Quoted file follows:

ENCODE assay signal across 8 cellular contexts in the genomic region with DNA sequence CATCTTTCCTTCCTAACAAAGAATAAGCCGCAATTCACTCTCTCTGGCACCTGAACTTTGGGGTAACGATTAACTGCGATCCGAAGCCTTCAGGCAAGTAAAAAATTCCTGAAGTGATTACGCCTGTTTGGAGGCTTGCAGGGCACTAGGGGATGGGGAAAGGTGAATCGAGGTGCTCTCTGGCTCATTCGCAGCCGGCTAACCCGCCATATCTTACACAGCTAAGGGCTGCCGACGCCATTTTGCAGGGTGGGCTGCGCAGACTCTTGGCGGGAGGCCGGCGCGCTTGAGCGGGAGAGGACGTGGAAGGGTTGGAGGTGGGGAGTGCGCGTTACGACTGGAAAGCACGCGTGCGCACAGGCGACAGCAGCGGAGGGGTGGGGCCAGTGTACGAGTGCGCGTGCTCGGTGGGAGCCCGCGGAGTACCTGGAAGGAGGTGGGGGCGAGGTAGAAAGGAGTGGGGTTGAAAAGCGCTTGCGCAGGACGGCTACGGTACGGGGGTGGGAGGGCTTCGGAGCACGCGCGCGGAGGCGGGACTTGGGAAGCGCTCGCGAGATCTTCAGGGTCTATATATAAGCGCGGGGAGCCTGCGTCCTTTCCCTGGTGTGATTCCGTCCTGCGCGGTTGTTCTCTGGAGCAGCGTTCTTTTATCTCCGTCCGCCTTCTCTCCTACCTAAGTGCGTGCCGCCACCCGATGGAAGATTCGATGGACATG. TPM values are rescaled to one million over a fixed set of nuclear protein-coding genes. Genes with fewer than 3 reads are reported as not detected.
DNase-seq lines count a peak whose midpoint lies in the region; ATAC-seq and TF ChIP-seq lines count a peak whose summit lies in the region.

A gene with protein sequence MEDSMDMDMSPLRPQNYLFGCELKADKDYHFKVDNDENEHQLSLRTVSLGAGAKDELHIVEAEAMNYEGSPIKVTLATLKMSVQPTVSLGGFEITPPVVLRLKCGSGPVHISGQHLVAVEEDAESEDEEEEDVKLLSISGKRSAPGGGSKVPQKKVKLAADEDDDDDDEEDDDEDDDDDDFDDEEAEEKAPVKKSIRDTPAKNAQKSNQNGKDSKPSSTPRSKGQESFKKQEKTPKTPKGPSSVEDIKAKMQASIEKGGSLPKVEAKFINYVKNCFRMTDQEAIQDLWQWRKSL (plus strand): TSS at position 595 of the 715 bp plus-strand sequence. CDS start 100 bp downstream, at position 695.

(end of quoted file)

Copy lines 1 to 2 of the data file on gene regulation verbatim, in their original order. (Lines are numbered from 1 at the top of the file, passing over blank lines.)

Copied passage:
ENCODE assay signal across 8 cellular contexts in the genomic region with DNA sequence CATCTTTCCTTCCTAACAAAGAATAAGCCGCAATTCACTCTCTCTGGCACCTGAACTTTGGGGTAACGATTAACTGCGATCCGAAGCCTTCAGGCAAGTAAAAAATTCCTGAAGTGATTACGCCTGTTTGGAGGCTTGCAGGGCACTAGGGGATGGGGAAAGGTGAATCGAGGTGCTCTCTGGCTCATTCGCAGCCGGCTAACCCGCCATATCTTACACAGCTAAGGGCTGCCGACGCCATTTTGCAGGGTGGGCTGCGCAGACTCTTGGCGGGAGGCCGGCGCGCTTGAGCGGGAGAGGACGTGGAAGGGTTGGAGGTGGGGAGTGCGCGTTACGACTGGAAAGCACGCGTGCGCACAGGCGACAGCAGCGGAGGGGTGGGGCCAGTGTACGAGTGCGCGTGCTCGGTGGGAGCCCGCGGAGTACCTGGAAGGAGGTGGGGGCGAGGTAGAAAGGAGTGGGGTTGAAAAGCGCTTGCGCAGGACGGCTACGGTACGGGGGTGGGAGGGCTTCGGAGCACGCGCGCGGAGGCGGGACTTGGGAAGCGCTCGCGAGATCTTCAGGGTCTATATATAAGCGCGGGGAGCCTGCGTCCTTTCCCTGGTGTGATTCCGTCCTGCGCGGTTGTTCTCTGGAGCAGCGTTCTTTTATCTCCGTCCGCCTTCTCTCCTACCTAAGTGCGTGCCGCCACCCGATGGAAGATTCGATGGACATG. TPM values are rescaled to one million over a fixed set of nuclear protein-coding genes. Genes with fewer than 3 reads are reported as not detected.
DNase-seq lines count a peak whose midpoint lies in the region; ATAC-seq and TF ChIP-seq lines count a peak whose summit lies in the region.